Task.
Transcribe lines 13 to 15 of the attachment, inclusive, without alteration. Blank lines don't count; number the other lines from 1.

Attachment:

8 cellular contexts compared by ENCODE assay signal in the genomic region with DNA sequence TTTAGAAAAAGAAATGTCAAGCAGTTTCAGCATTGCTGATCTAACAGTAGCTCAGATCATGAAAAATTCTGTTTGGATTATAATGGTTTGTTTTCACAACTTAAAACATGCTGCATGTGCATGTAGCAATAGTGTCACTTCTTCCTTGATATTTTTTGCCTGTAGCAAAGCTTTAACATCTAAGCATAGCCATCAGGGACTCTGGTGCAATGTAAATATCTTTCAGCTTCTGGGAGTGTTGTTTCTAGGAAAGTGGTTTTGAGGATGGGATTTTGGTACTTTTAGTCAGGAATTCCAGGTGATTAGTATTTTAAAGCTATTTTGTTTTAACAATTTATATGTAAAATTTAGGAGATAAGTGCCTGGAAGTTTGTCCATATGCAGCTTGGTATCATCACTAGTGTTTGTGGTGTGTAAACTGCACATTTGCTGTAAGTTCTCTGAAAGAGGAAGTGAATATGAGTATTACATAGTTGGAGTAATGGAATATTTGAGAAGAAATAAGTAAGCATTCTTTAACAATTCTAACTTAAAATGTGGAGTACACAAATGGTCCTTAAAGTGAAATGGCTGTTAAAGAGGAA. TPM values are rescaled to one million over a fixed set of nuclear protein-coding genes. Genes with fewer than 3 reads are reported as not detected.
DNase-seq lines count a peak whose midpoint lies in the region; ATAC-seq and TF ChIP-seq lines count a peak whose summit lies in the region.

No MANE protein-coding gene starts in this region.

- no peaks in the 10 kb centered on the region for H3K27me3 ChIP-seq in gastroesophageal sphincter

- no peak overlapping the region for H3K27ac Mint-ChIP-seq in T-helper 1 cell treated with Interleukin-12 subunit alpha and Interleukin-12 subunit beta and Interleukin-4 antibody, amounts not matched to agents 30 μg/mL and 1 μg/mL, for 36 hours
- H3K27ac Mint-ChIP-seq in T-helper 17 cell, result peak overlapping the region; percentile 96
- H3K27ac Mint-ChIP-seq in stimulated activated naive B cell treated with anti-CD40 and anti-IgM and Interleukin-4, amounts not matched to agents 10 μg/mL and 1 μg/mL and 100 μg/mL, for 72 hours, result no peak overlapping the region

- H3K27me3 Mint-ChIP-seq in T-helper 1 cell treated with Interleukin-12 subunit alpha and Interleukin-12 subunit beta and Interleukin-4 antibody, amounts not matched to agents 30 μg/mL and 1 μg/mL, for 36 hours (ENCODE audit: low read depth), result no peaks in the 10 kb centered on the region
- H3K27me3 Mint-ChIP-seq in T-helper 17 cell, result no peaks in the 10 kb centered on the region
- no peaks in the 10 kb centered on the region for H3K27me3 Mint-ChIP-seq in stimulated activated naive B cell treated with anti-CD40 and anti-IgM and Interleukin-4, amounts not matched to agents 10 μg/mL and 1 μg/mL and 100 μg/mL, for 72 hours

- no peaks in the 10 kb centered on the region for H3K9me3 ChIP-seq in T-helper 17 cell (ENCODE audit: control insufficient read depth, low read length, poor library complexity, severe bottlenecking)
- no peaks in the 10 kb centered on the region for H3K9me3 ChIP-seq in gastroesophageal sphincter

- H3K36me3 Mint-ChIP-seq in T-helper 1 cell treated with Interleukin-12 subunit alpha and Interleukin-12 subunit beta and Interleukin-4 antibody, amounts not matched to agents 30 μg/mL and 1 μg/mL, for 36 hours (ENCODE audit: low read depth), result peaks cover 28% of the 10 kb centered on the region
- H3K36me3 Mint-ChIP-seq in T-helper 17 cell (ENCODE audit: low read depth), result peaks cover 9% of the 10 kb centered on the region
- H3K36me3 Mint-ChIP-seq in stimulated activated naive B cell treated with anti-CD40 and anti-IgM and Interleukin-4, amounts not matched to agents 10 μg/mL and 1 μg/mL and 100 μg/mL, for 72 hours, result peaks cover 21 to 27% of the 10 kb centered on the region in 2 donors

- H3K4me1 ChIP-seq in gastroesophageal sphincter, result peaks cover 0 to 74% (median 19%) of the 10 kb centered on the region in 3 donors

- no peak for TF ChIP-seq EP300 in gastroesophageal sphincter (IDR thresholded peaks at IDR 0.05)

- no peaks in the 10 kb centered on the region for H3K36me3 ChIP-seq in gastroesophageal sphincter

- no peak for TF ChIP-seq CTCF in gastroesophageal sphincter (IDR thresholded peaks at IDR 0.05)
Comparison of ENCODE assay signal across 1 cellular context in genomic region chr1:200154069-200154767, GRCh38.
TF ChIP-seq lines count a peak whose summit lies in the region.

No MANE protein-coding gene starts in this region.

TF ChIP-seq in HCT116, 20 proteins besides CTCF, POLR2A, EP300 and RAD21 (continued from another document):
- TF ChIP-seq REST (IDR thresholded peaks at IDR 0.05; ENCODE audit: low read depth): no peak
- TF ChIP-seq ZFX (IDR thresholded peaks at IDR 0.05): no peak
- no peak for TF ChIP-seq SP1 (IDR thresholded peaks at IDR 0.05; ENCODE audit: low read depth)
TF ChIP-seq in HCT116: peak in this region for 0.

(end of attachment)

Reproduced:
- H3K36me3 Mint-ChIP-seq in T-helper 1 cell treated with Interleukin-12 subunit alpha and Interleukin-12 subunit beta and Interleukin-4 antibody, amounts not matched to agents 30 μg/mL and 1 μg/mL, for 36 hours (ENCODE audit: low read depth), result peaks cover 28% of the 10 kb centered on the region
- H3K36me3 Mint-ChIP-seq in T-helper 17 cell (ENCODE audit: low read depth), result peaks cover 9% of the 10 kb centered on the region
- H3K36me3 Mint-ChIP-seq in stimulated activated naive B cell treated with anti-CD40 and anti-IgM and Interleukin-4, amounts not matched to agents 10 μg/mL and 1 μg/mL and 100 μg/mL, for 72 hours, result peaks cover 21 to 27% of the 10 kb centered on the region in 2 donors